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pix Zone Recording: Music Video pix
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pix pix by David Martone  

Page added in December, 2008

About The Author

David Martone is a guitarist from Vancouver, Canada who has released three solo CDs which showcase his musical diversity and brilliant guitarmanship.

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His latest CD is entitled "When The Aliens Come", which features a progressive sound incorporating jazz, rock, fusion and metal influences.

Send comments or questions to David Martone.

© David Martone

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  Hello and welcome back to Zone Recording. As you know, the new record "Clean" has come out from Magna Carta and is doing very well! I heard from them last week and was asked to make a video.

I thought, how the hell am I going to do that with little or no budget!? Then my mind got thinking. I have messed around with Windows Movie Maker before, but now my traveling life is on a Mac. That is a whole different story. But I digress!

My mind scattered to someone I knew that does video stuff.. My mind turned to my mighty bass player Mr. David Spidel. He has been messing around with video for some time, so I ran my ideas by him.

First off let me start by saying this. It might not seem related at the moment, but bear with me.

"Play your shows with a click track!"

I never thought about this before. Daniel Adair (drummer in Martone) suggested doing this even if we were not running tracks. It just is a guide for the band, and it almost disappears after a while in your in ear monitors.

So... why might you think this is important?

Well, let me tell you little buck-a-roos!

When thinking of the video, I had a bunch of ideas, and one of them was using the footage that we shot at the Montreal Drum Festival as the underlying, base footage for the video, and we could build on top of that. When we shot this, we were playing to click for the tracks. Soooo...

When we recorded the album (in particular, the song we picked for the video) of course that was recorded to click as well. Soooo...

It was super easy to pull the mastered audio off the album, and sync that up perfectly with the video, even though they have nothing to do with each other. The click enabled it to match perfectly. Now you might think everything can't be exact. But, if Daniel played all the exact same drum fills on the record as on the video, yes, it would be... and it was!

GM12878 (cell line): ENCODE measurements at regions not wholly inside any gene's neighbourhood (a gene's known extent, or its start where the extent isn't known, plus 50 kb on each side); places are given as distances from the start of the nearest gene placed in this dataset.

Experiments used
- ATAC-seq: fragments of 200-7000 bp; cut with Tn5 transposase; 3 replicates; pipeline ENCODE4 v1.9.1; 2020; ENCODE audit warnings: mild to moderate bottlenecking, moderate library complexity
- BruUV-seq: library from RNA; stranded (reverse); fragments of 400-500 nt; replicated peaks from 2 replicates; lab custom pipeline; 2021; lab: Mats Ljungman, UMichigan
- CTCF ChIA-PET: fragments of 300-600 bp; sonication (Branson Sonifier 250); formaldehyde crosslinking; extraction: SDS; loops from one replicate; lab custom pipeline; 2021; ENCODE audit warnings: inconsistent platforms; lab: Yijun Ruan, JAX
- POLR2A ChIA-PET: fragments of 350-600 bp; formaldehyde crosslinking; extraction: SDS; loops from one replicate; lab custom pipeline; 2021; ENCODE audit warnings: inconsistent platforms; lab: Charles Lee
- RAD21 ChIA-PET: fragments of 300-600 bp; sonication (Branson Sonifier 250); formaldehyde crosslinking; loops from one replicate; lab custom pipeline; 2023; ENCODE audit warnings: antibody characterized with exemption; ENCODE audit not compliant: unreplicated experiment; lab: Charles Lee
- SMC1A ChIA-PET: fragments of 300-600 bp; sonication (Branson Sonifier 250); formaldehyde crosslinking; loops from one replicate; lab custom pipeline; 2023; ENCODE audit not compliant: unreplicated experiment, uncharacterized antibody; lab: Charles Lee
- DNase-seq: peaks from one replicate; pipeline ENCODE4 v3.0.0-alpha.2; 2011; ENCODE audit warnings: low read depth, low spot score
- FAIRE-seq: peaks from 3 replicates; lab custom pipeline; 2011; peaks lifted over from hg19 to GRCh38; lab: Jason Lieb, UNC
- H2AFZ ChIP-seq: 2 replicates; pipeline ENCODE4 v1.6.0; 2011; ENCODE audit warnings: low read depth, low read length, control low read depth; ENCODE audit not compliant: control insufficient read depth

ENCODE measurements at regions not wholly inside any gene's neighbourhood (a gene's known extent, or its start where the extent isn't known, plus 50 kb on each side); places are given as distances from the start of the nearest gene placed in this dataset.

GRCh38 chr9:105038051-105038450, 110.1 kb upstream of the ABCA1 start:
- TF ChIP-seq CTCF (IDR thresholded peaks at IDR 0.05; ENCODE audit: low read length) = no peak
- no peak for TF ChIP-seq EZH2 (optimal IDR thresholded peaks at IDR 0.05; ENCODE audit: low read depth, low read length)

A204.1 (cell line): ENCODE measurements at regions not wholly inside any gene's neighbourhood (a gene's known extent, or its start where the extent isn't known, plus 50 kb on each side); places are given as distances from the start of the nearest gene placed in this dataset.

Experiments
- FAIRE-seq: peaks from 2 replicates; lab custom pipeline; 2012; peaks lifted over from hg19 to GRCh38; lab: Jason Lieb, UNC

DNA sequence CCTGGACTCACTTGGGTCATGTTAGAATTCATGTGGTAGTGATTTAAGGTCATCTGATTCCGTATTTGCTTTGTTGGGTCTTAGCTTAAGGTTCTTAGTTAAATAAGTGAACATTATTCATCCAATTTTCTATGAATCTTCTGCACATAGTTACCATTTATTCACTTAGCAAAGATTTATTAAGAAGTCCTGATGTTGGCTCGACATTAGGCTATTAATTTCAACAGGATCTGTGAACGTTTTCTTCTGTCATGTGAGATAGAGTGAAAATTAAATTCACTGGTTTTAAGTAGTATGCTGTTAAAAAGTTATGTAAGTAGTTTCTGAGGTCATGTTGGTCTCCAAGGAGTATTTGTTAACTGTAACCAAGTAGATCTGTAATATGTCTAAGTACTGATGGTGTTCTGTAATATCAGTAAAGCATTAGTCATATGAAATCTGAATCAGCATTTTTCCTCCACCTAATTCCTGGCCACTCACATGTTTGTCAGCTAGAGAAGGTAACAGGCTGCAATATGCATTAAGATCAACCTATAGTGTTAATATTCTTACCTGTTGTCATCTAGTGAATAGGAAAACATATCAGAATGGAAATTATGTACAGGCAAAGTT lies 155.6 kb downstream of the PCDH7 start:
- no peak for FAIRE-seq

Now, we could not just use that footage. There is a great live music venue in Vancouver called the Tom Lee Music Hall. I asked if I could use it for a few hours a couple of weeks ago. They have a great stage, lighting, truss, fog machine, the whole thing.

I brought a disk with the audio with a click entrance. I played that over the PA in the concert hall, and we shot six passes or takes if you will, with different lighting looks, clothes, etc. The only thing that we needed to fix was to put an audio monitor on stage, since the reflections in the room made me feel a little out of time.

Once I had that, with the click blasting me in the face along with the mix, I just played along to the track, and was plugged in of course, trying to play the parts perfectly - because guitar players will be watching!

Then, all good videos need a plot, so I made one and we shot that footage separately.

Once all the footage was captured it was transferred into Final Cut Pro on a Mac. All the video was lined up to the click that we had, and then it was as easy as picking certain looks and scenes, while dispersing the storyline inside all of the footage with the mastered audio from the album!

It was really quite easy to do, for basically not much money, except for the hall rental, and some compensation to Dave for the hours of editing. Basically, it is quite easy to make a cool looking video for your band or yourself will a little ingenuity, a camera and a program.

The main thing that made it work was the click! Please watch for this video shortly from Magna Carta Records.

May the tone be with you.

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